negligent entrustment injury

Negligent Entrustment and Third-Party Liability

There are some auto accident cases in which a party who was not driving the vehicle could be held liable for the crash. One common scenario in which this could occur is when a vehicle owner allows another person to drive the vehicle, and that person is known to be inexperienced or incompetent. When that driver causes harm to another individual (or individuals), the legal doctrine known as “negligent entrustment” could come into play.

In order for a negligent entrustment action to be successful, several elements must be proven:

  • The defendant (who negligently entrusted the vehicle to someone else) owned, leased, or otherwise had control of the vehicle.
  • The person who the defendant loaned the vehicle to operated it in a reckless, careless, or negligent manner.
  • The defendant knew (or should have known) that the driver of the vehicle was inexperienced, incompetent, or known to operate a vehicle unsafely.
  • The vehicle driver’s negligence or recklessness contributed substantially to the accident that resulted in injury or death to others.

Knowledge of Unfitness to Drive a Vehicle

It is important to point out that in order for a negligent entrustment claim to be successful, it must be proven that the owner or lessor of the vehicle had knowledge or should have reasonably known that the person they loaned the vehicle to was unfit to drive. The simple fact that someone loaned the vehicle to another person whose negligence caused an accident is not enough to establish negligent entrustment. There has to be some evidence that the driver was known to be unfit.

Some examples of individuals who would be unfit to operate a vehicle include:

  • An individual who does not have a valid driver’s license.
  • An individual who does not have the proper experience and/or training to operate the vehicle they were driving (for example, someone driving a large commercial truck without the required training).
  • An elderly individual or someone who has a medical condition like epilepsy that makes them more susceptible to seizures while behind the wheel.
  • An individual who has a history of reckless driving.
  • An individual who was chemically impaired at the time the vehicle was loaned to them and/or has a history of driving under the influence of alcohol or drugs.

One circumstance in which the negligent entrustment doctrine could be used is when a parent or grandparent loans their car out to a teenage child, even though they know that the teen driver lacks the maturity to safely operate the vehicle. For example, maybe the teen has already received a couple of speeding tickets, or maybe they have been previously cited for texting while driving.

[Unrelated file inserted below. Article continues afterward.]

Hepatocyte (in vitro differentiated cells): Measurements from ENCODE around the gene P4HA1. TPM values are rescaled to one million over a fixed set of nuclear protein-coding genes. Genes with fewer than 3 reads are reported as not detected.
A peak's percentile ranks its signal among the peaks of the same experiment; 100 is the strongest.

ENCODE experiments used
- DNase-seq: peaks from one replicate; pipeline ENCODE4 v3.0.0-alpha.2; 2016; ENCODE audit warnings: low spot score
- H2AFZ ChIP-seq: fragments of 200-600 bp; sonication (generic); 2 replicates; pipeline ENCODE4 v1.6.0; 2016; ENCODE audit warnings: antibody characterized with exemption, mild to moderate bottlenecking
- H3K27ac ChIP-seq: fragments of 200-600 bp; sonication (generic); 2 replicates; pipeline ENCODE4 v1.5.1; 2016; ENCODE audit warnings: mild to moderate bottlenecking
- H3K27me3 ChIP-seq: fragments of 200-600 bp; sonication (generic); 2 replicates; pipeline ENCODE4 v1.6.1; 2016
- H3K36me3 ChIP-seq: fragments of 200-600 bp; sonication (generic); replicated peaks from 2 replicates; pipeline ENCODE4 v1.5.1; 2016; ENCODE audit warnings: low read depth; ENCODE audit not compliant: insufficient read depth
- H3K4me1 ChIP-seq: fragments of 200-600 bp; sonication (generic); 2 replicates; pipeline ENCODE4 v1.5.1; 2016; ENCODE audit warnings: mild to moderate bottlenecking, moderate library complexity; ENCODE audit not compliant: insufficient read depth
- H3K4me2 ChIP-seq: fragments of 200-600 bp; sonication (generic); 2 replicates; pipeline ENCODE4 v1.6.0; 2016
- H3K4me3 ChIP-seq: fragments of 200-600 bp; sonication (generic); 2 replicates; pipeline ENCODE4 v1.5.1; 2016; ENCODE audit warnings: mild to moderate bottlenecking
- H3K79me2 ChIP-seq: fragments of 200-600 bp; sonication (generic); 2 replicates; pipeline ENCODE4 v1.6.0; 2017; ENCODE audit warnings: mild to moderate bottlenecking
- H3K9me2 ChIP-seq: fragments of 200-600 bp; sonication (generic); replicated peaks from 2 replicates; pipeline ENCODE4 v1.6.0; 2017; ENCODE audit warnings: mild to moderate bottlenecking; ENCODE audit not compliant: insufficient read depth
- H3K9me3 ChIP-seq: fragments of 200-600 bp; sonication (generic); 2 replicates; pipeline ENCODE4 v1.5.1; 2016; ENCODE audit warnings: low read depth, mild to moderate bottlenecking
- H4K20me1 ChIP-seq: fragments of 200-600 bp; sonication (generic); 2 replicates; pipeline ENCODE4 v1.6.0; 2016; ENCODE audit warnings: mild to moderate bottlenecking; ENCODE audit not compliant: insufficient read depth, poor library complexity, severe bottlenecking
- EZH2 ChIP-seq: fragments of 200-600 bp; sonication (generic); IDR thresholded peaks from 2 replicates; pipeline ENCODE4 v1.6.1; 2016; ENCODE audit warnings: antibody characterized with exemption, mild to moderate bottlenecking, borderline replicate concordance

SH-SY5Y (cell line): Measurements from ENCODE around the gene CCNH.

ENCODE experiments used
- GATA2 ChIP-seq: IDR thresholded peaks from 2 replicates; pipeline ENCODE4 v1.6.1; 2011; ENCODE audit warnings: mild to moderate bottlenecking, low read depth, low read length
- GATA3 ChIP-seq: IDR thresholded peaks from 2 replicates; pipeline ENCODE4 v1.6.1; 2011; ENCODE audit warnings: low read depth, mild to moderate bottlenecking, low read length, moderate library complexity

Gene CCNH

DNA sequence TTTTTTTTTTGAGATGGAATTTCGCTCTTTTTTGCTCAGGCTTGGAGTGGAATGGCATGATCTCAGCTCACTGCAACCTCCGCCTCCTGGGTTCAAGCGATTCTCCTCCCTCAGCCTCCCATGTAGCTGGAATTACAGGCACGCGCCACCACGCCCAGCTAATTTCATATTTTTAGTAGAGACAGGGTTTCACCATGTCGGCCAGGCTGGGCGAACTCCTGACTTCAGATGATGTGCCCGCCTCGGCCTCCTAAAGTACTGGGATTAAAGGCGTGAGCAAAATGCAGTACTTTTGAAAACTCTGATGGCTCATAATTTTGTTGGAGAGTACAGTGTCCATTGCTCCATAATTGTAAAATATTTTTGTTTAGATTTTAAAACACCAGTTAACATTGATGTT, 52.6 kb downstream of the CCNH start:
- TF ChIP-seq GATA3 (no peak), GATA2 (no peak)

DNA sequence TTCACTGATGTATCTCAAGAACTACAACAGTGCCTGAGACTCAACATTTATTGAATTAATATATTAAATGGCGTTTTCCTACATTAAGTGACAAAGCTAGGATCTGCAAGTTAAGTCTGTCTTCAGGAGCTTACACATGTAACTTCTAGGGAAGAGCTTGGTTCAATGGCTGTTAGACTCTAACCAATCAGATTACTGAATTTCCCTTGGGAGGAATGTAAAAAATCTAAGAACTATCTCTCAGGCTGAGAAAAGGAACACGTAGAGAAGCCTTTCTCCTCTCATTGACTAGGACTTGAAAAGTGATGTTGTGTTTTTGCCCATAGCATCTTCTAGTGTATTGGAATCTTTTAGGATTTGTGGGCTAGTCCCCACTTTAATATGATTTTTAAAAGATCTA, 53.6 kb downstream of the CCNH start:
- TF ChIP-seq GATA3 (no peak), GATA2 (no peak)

Another instance in which negligent entrustment could be used is if a friend or roommate loans their vehicle to someone who is already drunk, or who they know is likely to go out and drink before returning the vehicle to them. If it can be shown that the owner or lessor of the vehicle knew that the driver was drinking or that they had a history of driving drunk, then it may be possible to hold them liable for any accident that might occur.

Negligent Entrustment Defenses

When bringing a negligent entrustment claim against the owner or lesser of the vehicle, you are likely to encounter various defenses that will be used in an attempt to escape liability. These may include:

  • Driver Not Unfit: As we talked but earlier, establishing driver incompetence is essential to the success of a negligent entrustment claim. Therefore, you will need a substantial amount of evidence to show the individual’s unfitness to drive a vehicle safely.
  • Owner/Lessor was Unaware of Driver’s Unfitness: The vehicle owner cannot be held responsible if they could not have reasonably known about the driver’s unfitness. For example, if a parent loaned their car to a teen child who did not have any tickets and had no history of reckless or drunk driving, they could claim that they were not aware of this risk factor.
  • Owner Never Gave Permission to Drive the Vehicle: In cases like the friend or roommate who borrows the car to an unfit driver, one defense might be the claim that they never gave the individual permission to drive the car. If a vehicle was clearly stolen before being involved in an accident that harmed others, then this would likely be a valid defense. But in some cases, it could become a “he said she said” situation, with the success of the case hinging largely on the strength of the arguments presented by each party’s legal counsels.

Injured in a Vehicle Crash in Alabama? Contact an Experienced Auto Accident Lawyer

Some vehicle accident cases are more complicated than they first seem, and there could be an outside party that is responsible for the crash. In cases like these, you will need a seasoned car accident lawyer who has the proven ability to hold all responsible parties fully accountable.

If you or someone close to you got injured in an auto accident in Alabama, Burge & Burge is ready to go to work for you. Message us online or call our office today at 205-251-9000 for a free consultation with one of our attorneys.

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